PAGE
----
Born in Chile, raised in Sweden, Sjoholm has made a world of difference for the Panthers.
During this week's NCAA East Regional at Chattanooga's Council Fire GC, Joel Sjoholm intends to have the full complement of 14 clubs in his stand bag, start to finish. Same goes for the NCAA Championship in two weeks at Purdue's Kampen Course in West Lafayette, Ind., should his Georgia State team advance through regionals and give the 23-year-old senior one last chance at a national title.
If this doesn't sound all that newsworthy, perhaps you're not familiar with Sjoholm's initial appearance in the NCAA Championship, at Caves Valley GC outside Baltimore in 2005. In the final event of his freshman year, Sjoholm played the tournament with just 12 clubs. Exactly what happened to the other two is a bit murky, with the truth residing somewhere between his having "lost" them prior to the event and having broken them into several pieces.
"It wasn't uncommon for him not to have a full bag that first year," Panthers coach Matt Clark says almost matter-of-factly. If Sjoholm wasn't abusing a club in a fit of frustration after a hole gone bad, he just as easily might leave one on the course, his mind turning to mush when a round unraveled.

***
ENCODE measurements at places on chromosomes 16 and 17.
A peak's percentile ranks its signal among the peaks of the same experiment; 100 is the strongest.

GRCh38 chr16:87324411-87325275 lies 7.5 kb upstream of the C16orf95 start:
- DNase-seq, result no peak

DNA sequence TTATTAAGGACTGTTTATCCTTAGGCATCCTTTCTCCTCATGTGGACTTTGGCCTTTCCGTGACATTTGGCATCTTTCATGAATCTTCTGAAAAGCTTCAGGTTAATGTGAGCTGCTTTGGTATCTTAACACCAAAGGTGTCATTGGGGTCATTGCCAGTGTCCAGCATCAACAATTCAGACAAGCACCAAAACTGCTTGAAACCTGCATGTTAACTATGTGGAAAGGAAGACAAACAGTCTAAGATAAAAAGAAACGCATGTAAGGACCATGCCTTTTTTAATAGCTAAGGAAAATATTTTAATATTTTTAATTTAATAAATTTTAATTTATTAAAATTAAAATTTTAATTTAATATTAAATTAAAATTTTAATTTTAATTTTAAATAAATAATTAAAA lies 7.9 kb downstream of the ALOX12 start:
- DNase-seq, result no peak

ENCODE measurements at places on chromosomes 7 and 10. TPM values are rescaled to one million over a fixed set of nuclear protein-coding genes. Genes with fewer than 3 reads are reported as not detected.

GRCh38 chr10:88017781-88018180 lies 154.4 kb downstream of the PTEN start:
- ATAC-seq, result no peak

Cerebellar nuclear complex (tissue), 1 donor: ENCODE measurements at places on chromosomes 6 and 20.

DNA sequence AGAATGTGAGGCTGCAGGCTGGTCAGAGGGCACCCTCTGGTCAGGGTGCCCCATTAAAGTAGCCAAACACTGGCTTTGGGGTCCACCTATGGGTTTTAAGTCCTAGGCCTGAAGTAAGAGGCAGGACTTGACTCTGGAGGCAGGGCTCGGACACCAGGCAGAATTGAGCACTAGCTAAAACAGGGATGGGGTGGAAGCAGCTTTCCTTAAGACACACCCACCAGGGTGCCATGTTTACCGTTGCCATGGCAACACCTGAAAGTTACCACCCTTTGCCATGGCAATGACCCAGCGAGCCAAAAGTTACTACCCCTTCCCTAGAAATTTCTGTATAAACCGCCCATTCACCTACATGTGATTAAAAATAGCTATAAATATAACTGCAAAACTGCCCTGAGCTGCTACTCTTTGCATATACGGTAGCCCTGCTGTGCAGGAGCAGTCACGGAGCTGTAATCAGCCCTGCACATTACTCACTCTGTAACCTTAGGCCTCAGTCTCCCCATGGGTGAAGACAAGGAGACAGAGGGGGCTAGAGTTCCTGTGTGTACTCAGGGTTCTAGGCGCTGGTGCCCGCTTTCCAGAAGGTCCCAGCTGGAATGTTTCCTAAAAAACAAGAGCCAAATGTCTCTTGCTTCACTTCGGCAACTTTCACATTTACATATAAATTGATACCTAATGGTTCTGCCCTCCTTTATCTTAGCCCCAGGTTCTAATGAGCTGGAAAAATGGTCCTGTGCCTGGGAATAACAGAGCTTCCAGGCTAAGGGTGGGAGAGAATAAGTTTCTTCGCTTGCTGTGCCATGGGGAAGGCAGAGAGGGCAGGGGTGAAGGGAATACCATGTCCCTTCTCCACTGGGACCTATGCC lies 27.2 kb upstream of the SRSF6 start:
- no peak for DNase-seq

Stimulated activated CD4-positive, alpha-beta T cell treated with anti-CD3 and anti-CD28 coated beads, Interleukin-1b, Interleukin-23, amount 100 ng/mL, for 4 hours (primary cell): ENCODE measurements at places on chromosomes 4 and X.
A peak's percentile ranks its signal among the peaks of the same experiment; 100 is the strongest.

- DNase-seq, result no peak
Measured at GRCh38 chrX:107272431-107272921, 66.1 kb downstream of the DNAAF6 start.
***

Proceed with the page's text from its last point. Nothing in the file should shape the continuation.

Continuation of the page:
Even forgetting a club back on campus in downtown Atlanta wasn't beyond belief. "I'd pack extra stuff to just prepare for the mistake with Joel," Clark says. "I'd order him a couple extra shirts his size because I knew he would forget to pack one. It's why I have to wear a hat now. I don't have much hair left because of Joel."
Clark isn't looking for sympathy. He knew what he was getting when he signed the young man from Gothenburg, Sweden, a barrel-chested, moppy-haired kaleidoscope of emotions, any assortment of which could be on display over the course of 18 holes. What he also knew, though, was what could be if the young man learned to control his emotions.
Suffice it to say, it was very much like the season Sjoholm (pronounced Show-holm) has put together in 2007-08. With three victories, eight top-10 finishes and a 70.59 stroke average in 11 tournaments, he has had the best individual year of any golfer in school history. If he is named a first-team All-American as expected at the end of the NCAA postseason, he will be Georgia State's first such honoree.
"I was no angel, and I still am no angel," Sjoholm admits. "But I finally realized if I was serious about being a good golfer, I had to stop getting in my own way. I had to act like a professional, think like a professional. I had to grow up."
There was no eureka moment to point to where Sjoholm once and for all retired the label of fury of the fairway. He offered hints of an attitude adjustment during his junior year when he posted a 71.79 average and earned third-team All-American honors. The journey to a more mellow self, however, included several incidents of enlightenment.
"We had a joke when we needed to have a talk," Clark recalls. "I'd always say, 'Joel, please step into my office.' Of course we'd be outside whenever I said this, and he'd know what was coming next." The conversations never involved swing mechanics or how to stand over a putt. Instead, they all returned to one theme: Don't waste your talent.
"Coach didn't lecture me or talk down to me," Sjoholm says. "He talked about how I had worked too hard to get so emotional on the course and let everything slip away. If I could control myself, I could have success."